Evidence for engagement of the nucleus of the solitary tract in processing intestinal chemonociceptive input irrespective of conscious pain response in healthy humans

Pain. 2021 Nov 15. doi: 10.1097/j.pain.0000000000002538. Online ahead of print.

Abstract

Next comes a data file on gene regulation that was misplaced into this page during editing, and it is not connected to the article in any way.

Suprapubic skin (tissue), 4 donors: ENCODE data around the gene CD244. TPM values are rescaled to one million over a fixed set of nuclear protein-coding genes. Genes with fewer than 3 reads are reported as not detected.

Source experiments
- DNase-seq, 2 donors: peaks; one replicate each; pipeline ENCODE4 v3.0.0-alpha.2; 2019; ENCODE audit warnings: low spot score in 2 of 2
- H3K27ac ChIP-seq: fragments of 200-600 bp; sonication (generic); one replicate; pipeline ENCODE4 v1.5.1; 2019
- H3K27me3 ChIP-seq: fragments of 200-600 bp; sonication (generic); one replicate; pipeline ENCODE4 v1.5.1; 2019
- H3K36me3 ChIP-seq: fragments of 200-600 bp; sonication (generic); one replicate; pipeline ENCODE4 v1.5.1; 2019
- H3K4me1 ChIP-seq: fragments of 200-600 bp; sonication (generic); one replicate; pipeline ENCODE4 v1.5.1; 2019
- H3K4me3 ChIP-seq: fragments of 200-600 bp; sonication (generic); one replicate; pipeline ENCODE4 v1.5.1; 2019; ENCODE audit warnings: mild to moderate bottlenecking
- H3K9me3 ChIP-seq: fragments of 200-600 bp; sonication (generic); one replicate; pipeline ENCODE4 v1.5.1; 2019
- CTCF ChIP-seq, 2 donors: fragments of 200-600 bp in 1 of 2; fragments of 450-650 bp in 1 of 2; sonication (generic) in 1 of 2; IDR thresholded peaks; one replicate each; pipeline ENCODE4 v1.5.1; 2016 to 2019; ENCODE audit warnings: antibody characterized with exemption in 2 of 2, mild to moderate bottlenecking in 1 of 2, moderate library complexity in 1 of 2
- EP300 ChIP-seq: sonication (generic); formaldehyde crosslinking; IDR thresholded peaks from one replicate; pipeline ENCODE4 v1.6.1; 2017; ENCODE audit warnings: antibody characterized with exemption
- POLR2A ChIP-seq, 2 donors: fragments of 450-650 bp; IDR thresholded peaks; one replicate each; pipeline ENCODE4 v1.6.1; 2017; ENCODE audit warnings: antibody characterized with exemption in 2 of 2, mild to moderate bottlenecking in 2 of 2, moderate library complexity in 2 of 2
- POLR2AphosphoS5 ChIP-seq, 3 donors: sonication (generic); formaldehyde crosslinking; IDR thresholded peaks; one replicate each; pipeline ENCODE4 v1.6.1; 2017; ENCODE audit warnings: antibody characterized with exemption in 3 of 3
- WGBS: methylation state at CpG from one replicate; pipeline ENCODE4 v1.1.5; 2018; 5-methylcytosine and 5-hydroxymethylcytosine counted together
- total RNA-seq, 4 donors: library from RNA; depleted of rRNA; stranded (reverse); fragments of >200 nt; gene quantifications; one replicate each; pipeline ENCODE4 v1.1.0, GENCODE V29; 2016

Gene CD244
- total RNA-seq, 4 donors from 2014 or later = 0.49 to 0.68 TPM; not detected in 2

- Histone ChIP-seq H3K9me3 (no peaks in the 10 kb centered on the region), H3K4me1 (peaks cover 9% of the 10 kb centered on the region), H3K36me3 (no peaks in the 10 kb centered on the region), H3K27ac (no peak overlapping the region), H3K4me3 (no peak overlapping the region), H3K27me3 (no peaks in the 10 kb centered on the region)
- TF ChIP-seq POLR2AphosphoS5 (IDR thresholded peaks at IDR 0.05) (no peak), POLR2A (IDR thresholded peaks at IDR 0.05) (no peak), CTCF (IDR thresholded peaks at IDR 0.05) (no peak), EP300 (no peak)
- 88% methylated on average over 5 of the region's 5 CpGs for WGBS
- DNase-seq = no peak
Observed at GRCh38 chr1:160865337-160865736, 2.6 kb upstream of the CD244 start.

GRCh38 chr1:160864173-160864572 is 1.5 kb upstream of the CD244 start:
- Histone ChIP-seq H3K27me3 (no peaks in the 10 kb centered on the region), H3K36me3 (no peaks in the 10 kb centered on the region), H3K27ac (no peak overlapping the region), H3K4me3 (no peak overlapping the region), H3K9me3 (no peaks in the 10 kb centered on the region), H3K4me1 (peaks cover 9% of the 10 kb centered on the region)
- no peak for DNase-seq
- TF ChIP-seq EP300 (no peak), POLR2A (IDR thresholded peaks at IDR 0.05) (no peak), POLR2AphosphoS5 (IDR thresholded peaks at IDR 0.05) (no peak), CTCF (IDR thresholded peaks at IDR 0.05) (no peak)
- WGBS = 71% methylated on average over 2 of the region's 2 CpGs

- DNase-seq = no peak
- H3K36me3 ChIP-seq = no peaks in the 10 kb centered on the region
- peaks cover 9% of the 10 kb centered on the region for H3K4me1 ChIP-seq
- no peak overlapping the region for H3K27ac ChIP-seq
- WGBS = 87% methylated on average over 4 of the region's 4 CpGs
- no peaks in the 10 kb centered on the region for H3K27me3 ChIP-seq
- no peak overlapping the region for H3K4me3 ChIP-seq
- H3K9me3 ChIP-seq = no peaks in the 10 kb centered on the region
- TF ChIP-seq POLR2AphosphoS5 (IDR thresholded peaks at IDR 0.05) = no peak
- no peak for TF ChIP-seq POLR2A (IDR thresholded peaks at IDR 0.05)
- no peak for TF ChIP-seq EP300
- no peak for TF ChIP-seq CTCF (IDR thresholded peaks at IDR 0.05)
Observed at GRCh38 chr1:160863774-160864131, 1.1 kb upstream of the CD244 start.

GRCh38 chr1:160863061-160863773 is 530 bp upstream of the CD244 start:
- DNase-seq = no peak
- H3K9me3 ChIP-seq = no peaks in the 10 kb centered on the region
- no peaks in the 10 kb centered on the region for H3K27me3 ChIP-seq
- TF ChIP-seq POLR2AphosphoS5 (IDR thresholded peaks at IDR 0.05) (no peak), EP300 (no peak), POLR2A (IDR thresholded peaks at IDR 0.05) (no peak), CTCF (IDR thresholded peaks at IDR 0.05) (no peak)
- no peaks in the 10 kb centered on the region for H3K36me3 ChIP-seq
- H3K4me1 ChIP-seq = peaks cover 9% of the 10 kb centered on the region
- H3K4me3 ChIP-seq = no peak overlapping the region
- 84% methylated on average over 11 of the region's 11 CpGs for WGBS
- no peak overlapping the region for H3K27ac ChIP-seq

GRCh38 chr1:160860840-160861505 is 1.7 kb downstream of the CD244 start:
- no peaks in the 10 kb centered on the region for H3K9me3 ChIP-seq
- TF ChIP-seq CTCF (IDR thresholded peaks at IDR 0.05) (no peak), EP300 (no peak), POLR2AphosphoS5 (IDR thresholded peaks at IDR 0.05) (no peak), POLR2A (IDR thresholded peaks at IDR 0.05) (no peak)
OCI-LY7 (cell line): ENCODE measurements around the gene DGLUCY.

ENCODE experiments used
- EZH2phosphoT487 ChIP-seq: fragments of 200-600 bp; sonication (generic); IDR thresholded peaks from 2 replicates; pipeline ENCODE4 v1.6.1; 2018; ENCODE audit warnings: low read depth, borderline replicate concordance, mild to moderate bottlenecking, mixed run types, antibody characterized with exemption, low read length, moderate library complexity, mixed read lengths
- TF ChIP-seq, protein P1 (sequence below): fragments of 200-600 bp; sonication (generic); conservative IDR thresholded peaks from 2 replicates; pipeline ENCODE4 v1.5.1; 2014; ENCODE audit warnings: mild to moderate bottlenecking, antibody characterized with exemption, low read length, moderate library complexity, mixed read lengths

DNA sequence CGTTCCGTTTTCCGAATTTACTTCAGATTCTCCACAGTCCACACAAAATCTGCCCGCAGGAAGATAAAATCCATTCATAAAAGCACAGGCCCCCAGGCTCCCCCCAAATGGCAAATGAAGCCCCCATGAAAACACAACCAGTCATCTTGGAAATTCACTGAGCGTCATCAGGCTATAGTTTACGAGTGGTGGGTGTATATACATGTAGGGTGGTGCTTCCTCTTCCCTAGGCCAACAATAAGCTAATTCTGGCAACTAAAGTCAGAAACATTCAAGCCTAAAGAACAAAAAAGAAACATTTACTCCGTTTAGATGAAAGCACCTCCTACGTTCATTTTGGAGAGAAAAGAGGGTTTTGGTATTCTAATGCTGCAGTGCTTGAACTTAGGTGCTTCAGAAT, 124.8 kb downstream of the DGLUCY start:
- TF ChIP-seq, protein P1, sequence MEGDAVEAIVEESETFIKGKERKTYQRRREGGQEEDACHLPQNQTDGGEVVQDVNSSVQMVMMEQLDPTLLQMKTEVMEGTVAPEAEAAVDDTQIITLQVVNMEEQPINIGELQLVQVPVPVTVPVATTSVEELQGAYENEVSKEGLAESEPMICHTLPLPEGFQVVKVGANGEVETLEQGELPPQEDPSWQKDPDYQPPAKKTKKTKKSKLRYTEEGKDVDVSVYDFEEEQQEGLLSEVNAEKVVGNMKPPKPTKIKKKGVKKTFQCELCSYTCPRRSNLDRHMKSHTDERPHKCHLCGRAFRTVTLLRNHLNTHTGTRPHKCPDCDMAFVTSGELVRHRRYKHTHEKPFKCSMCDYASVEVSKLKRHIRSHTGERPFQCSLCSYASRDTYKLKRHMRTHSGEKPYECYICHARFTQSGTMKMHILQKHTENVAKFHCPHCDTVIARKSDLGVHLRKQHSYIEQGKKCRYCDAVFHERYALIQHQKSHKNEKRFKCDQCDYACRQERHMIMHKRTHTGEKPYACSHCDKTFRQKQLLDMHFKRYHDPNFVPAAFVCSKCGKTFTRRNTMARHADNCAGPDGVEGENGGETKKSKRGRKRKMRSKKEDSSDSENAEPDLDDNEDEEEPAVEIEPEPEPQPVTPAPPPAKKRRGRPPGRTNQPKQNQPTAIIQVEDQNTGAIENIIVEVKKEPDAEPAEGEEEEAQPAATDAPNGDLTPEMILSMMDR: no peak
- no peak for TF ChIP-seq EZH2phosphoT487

Neuroimaging studies have revealed important pathomechanisms related to disorders of brain-gut interactions, such as irritable bowel syndrome and functional dyspepsia. More detailed investigations aimed at neural processing in the brainstem, including the key relay station of the nucleus of the solitary tract (NTS), have hitherto been hampered by technical shortcomings. To ascertain these processes in more detail, we used multi-echo multiband 7T functional magnetic resonance imaging (fMRI) and a novel translational experimental model based on a nutrient-derived intestinal chemonociceptive stimulus. In a randomized cross-over fashion, subjects received duodenal infusion of capsaicin (the pungent principal in red peppers) and placebo (saline). During infusion, fMRI data and concomitant symptom ratings were acquired. Of 26 healthy female volunteers included, 18 were included in the final analysis. Significantly increased brain activation over time during capsaicin infusion, as compared to placebo, was observed in brain regions implicated in pain processing, in particular the NTS. Brain activation in the thalamus, cingulate cortex and insula were more pronounced in subjects who reported abdominal pain (visual analogue scale > 10mm), as compared to subjects who experienced no pain. On the contrary, activations at the level of the NTS were independent of subjective pain ratings. The current experimental paradigm therefore allowed us to demonstrate activation of the principal relay station for visceral afferents in the brainstem, the NTS, which was engaged irrespective of the conscious pain response. These findings contribute to understanding the fundamental mechanism necessary for developing novel therapies aimed at correcting disturbances in visceral afferent pain processing.